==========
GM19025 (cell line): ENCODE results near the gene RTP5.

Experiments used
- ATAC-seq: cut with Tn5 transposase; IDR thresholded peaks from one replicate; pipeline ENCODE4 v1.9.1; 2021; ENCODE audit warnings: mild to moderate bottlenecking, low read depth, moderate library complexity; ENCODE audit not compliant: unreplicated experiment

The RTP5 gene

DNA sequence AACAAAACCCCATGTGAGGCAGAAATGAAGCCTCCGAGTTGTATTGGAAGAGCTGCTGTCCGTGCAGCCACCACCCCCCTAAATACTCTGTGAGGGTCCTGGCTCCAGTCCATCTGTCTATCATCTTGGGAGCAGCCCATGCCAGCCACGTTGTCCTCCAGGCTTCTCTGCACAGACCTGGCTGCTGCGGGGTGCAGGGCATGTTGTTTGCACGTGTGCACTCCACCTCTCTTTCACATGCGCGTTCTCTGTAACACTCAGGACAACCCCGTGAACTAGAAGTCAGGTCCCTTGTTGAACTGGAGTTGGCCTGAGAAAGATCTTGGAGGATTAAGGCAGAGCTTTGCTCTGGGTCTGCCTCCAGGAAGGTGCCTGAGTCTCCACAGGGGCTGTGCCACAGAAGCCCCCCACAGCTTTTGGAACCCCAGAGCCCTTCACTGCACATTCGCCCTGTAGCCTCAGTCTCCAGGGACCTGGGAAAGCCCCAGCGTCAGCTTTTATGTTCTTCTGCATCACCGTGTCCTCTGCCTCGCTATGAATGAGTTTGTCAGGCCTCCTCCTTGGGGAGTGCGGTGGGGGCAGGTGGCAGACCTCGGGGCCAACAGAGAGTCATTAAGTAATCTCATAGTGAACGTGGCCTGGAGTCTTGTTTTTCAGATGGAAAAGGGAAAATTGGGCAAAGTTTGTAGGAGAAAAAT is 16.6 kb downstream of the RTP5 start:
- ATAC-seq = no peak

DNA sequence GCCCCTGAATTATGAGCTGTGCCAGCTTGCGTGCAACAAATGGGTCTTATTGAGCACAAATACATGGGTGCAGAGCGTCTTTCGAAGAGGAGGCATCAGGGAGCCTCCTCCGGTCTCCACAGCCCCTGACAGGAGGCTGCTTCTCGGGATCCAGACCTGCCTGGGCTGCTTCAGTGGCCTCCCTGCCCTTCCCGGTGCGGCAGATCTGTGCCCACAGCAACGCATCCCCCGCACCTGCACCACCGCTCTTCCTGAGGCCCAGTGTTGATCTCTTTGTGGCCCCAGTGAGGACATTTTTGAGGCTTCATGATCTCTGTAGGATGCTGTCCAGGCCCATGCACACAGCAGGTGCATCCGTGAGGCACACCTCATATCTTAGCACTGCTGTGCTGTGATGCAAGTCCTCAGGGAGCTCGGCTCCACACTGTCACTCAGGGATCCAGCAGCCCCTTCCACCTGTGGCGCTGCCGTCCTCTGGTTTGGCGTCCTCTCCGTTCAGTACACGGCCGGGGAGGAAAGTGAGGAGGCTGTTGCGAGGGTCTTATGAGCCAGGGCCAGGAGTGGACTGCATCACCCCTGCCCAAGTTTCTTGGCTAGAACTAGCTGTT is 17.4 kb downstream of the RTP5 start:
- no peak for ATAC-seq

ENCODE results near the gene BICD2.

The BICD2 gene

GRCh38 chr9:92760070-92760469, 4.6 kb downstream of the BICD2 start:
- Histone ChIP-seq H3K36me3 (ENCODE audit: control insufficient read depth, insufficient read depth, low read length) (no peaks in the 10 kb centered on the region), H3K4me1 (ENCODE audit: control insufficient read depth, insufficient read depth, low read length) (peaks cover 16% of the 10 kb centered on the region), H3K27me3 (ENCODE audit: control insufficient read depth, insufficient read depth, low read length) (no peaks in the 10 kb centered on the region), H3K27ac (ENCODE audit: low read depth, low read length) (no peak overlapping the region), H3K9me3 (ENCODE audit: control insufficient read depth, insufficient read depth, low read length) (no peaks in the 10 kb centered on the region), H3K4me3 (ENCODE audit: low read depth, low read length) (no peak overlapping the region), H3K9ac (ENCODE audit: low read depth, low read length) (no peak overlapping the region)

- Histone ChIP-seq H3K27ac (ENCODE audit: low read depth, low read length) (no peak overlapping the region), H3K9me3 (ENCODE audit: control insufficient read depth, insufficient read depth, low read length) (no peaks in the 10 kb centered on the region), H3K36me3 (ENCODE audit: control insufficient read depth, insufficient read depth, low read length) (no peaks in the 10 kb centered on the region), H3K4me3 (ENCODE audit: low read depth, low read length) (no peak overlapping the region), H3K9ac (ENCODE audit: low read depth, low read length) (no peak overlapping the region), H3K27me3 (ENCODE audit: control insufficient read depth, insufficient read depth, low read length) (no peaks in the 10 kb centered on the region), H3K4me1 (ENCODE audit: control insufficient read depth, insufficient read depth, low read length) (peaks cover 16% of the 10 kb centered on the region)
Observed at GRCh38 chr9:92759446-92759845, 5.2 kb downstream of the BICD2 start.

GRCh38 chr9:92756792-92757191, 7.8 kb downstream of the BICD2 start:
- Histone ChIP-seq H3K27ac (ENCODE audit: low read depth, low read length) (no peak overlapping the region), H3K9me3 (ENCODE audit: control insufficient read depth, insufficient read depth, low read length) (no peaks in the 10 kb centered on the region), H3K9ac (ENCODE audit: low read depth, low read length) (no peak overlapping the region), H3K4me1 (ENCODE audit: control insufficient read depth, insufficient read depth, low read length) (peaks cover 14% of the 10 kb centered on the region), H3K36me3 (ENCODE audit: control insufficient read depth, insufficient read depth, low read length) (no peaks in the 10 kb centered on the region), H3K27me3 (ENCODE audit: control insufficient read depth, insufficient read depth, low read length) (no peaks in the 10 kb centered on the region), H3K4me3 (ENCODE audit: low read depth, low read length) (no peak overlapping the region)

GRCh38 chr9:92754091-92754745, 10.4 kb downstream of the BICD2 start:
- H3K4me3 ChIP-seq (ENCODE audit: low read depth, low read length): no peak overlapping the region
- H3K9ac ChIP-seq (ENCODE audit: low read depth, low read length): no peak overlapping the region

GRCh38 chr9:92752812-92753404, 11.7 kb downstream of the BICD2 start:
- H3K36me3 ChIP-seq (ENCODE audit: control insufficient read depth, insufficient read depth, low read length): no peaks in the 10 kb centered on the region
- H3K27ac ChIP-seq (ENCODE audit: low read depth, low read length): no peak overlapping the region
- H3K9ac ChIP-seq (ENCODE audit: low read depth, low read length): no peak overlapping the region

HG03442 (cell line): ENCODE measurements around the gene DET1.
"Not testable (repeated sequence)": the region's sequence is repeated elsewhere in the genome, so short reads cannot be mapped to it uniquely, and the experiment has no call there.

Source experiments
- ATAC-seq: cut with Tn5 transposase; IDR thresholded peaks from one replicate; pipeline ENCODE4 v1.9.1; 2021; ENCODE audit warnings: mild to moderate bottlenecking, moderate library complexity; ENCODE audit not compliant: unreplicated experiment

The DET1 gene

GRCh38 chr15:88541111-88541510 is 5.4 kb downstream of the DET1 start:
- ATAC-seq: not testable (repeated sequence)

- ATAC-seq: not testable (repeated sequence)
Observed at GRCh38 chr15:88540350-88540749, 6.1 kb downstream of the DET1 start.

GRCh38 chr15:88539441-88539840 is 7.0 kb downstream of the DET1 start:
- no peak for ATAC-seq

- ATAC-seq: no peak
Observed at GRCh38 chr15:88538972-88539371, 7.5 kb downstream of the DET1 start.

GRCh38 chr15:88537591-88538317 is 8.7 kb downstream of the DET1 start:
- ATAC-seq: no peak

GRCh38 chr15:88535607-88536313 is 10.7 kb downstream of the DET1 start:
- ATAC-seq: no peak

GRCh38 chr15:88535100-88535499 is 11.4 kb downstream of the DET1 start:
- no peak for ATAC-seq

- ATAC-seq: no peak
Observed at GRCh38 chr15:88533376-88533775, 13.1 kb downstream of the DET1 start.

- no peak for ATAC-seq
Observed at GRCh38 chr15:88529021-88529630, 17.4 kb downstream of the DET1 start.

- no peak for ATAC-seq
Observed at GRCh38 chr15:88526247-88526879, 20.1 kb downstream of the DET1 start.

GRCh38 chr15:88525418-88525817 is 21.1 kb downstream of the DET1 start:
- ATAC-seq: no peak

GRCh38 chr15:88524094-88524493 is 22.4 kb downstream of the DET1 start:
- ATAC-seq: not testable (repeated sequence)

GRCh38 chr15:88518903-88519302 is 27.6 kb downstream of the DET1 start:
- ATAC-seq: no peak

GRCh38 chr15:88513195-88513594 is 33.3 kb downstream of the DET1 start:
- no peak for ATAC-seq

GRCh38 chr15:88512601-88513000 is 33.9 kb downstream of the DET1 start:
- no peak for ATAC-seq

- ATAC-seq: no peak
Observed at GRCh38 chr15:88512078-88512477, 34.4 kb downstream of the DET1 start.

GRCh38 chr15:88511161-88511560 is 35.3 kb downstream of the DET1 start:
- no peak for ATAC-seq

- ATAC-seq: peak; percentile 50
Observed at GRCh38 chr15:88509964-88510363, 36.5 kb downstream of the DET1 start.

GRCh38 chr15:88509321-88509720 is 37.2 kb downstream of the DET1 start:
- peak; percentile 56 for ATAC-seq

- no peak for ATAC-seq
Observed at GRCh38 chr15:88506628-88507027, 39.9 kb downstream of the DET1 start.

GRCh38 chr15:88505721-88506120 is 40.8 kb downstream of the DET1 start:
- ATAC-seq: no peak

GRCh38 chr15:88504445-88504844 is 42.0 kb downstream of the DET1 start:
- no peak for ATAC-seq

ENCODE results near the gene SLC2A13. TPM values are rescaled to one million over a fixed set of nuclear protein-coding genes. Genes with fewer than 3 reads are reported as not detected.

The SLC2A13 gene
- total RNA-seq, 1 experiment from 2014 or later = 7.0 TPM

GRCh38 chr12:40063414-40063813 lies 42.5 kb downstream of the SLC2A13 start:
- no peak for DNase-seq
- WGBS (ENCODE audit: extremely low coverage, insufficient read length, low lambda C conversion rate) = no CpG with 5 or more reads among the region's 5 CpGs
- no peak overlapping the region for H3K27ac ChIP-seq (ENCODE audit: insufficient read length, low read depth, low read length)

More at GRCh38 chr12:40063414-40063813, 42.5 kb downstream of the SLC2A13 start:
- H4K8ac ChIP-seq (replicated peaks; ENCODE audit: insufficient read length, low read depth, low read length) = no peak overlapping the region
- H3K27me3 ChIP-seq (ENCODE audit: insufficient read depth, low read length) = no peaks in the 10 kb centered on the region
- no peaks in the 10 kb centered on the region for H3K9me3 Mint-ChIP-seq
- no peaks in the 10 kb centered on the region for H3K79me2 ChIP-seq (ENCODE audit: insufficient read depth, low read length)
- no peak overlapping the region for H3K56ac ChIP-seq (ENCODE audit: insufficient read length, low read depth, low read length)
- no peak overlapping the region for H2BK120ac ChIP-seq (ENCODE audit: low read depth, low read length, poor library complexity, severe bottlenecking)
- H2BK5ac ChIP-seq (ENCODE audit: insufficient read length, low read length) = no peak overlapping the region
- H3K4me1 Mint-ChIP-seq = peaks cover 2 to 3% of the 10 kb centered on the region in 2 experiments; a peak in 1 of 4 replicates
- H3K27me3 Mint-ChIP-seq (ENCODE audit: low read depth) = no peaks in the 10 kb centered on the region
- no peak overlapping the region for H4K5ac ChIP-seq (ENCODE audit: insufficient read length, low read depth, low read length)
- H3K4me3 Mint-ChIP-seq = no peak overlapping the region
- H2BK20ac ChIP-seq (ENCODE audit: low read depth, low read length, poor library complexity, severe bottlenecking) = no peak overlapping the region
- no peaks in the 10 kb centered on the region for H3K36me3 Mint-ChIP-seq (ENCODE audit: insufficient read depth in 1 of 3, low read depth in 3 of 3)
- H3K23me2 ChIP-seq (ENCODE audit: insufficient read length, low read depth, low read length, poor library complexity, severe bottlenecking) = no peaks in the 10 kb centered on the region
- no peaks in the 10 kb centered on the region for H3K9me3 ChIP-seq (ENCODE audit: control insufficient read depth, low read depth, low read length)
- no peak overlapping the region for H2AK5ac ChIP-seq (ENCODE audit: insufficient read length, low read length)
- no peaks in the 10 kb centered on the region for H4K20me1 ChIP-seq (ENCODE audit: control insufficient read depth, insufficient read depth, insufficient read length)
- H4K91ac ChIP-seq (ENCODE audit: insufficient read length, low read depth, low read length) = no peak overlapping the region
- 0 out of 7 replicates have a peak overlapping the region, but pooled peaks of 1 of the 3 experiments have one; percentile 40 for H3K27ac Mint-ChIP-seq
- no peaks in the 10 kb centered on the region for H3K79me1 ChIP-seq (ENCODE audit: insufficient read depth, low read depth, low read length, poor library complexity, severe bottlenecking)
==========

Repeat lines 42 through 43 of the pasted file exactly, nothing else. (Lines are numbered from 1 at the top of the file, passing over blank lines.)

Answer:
- no peak for ATAC-seq

- ATAC-seq: no peak